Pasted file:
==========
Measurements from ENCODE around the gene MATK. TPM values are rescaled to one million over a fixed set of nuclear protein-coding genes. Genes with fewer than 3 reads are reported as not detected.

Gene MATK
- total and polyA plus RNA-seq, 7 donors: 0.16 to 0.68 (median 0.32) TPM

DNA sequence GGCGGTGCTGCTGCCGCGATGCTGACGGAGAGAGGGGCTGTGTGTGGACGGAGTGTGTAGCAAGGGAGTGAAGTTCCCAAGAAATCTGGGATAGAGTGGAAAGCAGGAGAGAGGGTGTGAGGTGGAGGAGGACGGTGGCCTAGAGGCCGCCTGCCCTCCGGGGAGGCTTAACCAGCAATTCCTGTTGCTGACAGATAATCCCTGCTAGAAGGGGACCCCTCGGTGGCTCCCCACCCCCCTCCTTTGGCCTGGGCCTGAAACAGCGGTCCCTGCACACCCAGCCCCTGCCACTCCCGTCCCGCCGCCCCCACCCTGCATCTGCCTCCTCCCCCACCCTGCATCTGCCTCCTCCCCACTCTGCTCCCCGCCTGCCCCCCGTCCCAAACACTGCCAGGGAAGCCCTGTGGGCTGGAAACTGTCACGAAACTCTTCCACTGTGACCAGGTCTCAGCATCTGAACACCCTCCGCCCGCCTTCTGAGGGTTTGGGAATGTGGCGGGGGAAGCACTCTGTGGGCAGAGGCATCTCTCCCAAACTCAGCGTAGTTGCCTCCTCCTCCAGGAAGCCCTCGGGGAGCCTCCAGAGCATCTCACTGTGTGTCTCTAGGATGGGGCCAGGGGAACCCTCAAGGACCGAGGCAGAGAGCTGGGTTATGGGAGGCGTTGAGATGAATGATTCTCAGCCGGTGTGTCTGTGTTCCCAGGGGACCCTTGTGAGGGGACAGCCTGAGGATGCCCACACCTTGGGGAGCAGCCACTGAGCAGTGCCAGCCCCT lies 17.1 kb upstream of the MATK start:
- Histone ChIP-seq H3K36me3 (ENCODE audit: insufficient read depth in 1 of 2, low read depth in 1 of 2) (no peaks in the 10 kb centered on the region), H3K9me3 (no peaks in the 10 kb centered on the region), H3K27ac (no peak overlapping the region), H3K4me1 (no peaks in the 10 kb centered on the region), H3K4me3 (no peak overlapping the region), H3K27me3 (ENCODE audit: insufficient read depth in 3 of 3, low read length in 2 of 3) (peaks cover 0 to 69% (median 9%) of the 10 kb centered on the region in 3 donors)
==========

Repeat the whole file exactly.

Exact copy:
Measurements from ENCODE around the gene MATK. TPM values are rescaled to one million over a fixed set of nuclear protein-coding genes. Genes with fewer than 3 reads are reported as not detected.

Gene MATK
- total and polyA plus RNA-seq, 7 donors: 0.16 to 0.68 (median 0.32) TPM

DNA sequence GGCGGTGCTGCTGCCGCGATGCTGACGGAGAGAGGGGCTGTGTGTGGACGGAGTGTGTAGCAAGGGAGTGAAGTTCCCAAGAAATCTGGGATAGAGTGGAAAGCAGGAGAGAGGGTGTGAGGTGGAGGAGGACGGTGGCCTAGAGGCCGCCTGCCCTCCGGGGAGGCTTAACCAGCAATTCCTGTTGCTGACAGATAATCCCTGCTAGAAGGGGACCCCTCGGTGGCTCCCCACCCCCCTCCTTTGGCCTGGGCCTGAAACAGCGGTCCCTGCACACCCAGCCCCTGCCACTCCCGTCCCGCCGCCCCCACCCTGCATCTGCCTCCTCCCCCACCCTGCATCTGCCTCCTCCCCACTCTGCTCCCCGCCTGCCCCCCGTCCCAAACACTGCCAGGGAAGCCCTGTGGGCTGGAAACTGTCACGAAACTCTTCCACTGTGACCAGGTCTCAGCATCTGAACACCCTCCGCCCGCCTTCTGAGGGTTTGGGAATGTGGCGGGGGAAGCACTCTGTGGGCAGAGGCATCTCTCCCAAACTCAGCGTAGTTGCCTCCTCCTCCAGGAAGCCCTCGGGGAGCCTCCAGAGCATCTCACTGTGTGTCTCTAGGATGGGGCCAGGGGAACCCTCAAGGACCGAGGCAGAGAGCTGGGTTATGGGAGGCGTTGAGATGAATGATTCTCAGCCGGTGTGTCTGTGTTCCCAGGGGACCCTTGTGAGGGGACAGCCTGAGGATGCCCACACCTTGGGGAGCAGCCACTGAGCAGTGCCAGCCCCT lies 17.1 kb upstream of the MATK start:
- Histone ChIP-seq H3K36me3 (ENCODE audit: insufficient read depth in 1 of 2, low read depth in 1 of 2) (no peaks in the 10 kb centered on the region), H3K9me3 (no peaks in the 10 kb centered on the region), H3K27ac (no peak overlapping the region), H3K4me1 (no peaks in the 10 kb centered on the region), H3K4me3 (no peak overlapping the region), H3K27me3 (ENCODE audit: insufficient read depth in 3 of 3, low read length in 2 of 3) (peaks cover 0 to 69% (median 9%) of the 10 kb centered on the region in 3 donors)